CHICAGO, Oct. 25 (UPI) -- University of Illinois at Chicago researchers found almost 60 percent of U.S. adults may have hypertension, or are on the verge of suffering the condition.
The findings, published in the Oct. 25 issue of the Archives of Internal Medicine, comes from nationally representative health data analyzed by Youfa Wang, an assistant professor of human nutrition and Qiong Joanna Wang, a biostatistician at the School of Public Health.
They found that 58.2 percent had blood pressure readings that placed them into the categories of either hypertension or prehypertension, according to the new, lower-threshold designation set last year in the Seventh Report of the Joint National Committee on Prevention, Detection, Evaluation and Treatment of High Blood Pressure, known as JNC7.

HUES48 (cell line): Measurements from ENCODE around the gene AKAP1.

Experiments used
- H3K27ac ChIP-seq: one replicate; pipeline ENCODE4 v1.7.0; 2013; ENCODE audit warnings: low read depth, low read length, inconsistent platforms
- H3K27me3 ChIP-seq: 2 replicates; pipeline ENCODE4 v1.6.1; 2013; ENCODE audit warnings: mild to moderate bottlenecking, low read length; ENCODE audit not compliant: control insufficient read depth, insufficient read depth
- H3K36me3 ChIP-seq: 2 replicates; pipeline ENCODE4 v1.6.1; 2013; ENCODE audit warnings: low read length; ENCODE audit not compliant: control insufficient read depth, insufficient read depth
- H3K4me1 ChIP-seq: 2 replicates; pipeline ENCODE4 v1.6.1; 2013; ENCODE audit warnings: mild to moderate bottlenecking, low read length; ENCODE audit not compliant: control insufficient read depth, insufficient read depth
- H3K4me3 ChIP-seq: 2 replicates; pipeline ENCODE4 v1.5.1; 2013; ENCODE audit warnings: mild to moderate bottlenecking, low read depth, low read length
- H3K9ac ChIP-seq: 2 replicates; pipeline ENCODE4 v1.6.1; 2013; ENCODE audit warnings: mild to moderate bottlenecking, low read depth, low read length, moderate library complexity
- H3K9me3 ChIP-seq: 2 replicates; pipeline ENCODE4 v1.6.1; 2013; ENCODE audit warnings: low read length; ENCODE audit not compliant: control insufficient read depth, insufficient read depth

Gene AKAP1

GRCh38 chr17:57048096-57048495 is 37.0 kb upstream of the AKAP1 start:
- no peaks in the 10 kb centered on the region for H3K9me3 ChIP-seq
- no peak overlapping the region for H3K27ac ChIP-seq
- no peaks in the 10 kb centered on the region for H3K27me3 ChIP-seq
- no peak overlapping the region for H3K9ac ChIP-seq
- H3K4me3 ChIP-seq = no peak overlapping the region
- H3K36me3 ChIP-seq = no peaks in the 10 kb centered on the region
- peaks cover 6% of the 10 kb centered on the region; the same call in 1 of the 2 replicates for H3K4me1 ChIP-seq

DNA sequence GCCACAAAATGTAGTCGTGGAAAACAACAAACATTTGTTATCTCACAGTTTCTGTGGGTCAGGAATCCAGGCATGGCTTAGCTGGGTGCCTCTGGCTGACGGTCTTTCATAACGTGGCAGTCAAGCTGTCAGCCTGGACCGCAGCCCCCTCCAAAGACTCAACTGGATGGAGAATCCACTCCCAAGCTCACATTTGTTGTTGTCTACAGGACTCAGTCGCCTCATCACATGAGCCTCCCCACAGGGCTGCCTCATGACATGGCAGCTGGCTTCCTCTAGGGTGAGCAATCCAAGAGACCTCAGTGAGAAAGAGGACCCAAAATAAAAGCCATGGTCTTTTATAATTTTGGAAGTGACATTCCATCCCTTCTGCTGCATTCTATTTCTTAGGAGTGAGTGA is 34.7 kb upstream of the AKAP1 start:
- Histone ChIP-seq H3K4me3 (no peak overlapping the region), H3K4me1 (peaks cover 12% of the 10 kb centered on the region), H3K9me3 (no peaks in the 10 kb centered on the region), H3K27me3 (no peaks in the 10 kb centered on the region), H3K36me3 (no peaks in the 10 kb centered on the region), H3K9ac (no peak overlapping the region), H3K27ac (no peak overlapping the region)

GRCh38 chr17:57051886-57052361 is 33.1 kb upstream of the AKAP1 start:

Prehypertension is indicated by systolic/diastolic readings of between 120/80 and 139/89 -- if either the systolic or diastolic blood pressure falls within the range, it indicates prehypertension. Hypertension remains defined as 140/90 or above in the new classification.
"The prevalence of either prehypertension or hypertension among both men and women who were not overweight was 47 percent," lead author Youfa Wang. "But among those overweight, it increases to almost 60 percent, and among those who were obese, their prevalence was 76 percent."